Litecoin is a peer-to-peer Internet currency that enables instant, near-zero cost payments to anyone in the world. Litecoin is an open source, global payment network that is fully decentralized without any central authorities. Mathematics secures the network and empowers individuals to control their own finances. Litecoin features faster transaction confirmation times and improved storage efficiency than the leading math-based currency. With substantial industry support, trade volume and liquidity, Litecoin is a proven medium of commerce complementary to Bitcoin.

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Dash (DASH)

Dash is an open-source, privacy-centric digital currency with instant transactions. It allows you to keep your finances private as you make transactions without waits, similar to cash. Released in January 2014, Dash experienced an increasing fan following in a short span of time. This cryptocurrency was created and developed by Evan Duffield and can be mined using a CPU or GPU. The maximum supply of Dash that can ever be produced is 18 million coins. One advantage that Dash has over Bitcoin is its InstantSend feature which facilitates speedy transactions.

Monero (XMR)

Unlike many other cryptocurrencies, Monero is based on a protocol that is actually privacy-focused. Its blockchain is said to be completely opaque, even from those who use it (if you’re not a miner). It uses a proof-of-work consensus algorithm and aims for both fungibility and decentralization. As an open source project with no pre-mine or presale, it’s also trustless in nature. A few complaints include its use of CryptoNight as its hashing algorithm, which is slower than SHA256 in general and can be successfully mined using consumer laptops or desktops instead of ASIC machines.

IOTA (MIOTA)

IOTA is one of a new breed of cryptocurrency that does not use blockchain technology. Instead, it uses something called The Tangle. IOTA’s creators claim that The Tangle is able to offer more speed and no fees on transactions, which makes it an enticing option for businesses. Additionally, IOTA’s ledger can be used in IoT devices, with executives at Volkswagen (VLKAY) even saying they are considering incorporating The Tangle into some parts of their business. However, critics say there is not enough information on how The Tangle would work as a currency—and several investors have raised questions about its legitimacy as a cryptocurrency.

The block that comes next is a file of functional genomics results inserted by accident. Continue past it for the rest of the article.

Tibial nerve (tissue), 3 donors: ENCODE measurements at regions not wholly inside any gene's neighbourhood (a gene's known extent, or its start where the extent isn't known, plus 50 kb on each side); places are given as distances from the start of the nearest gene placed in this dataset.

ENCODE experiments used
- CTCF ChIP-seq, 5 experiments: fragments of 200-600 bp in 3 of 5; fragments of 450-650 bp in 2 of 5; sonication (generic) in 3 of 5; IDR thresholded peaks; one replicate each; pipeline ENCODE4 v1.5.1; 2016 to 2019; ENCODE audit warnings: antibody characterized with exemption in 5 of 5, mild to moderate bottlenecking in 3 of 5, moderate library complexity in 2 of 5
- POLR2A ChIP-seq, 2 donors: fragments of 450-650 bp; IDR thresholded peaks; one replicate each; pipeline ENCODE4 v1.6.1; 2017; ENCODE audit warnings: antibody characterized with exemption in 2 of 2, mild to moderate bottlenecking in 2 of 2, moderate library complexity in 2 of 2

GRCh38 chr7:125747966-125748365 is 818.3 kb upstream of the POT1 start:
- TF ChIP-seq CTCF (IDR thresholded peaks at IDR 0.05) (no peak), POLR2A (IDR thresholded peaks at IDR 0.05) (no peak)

NEM (XEM)

NEM is a cryptocurrency launched in 2015 by a Tokyo-based blockchain startup. NEM’s defining features are its Proof-of-Importance (PoI) algorithm and Eigentrust++ reputation system. The PoI algorithm rewards users with more coins depending on how much they contribute to network security. The Eigentrust++ system incentivizes nodes to only recognize trustworthy transactions, making it difficult for hackers to make off with large sums of money. NEM also supports multi signature accounts, which require multiple people to authorize a transaction before it can be sent. Although it was originally developed as an altcoin, NEM was separated from NXT in 2016 following a fallout between development teams at both projects.

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Dogecoin (DOGE) – Next Big Cryptocurrency?

Created in 2013, Dogecoin was made as a parody cryptocurrency. Even still, its popularity is undeniable – with over 120 billion DOGE coins outstanding and about 1.4 billion DOGE coins worth US$60 million traded on exchanges every day. The key here is that unlike many cryptocurrencies, Dogecoin’s use case isn’t new: It’s like peer-to-peer (P2P) electronic cash rather than a storage platform (like Bitcoin).

The Future of Cryptocurrency

Nobody knows for sure how cryptocurrency will develop over time, but many experts expect blockchain technology to continue gaining mainstream adoption. The future may very well be digital, but what form will it take? Like any market, different cryptocurrencies have their own strengths and weaknesses. And as with all types of currency, a cryptocurrency’s strength is based on its utility and trustworthiness—not speculation or hype. There are numerous factors to consider when choosing your first (or next) cryptocurrency investment; and regardless of which coins you choose, remember that there is no absolute certainty that cryptocurrencies will flourish in years to come.

Conclusion

If you’re looking for a quick, easy way to expand your financial portfolio (and you have $200+ dollars), investing in cryptocurrency might be your answer. If so, it’s important to remember that while there are plenty of potential benefits, they aren’t guaranteed—nor do they come without risk. Before jumping in, research how each currency works and pay attention to how its value fluctuates over time. Once you get started, stick with it; if possible, only invest as much as you can afford to lose (like any investment). You might not get rich overnight by investing in cryptocurrency—but you also might! If at all possible, though, don’t invest more than you can stand to lose because losing money hurts… So much.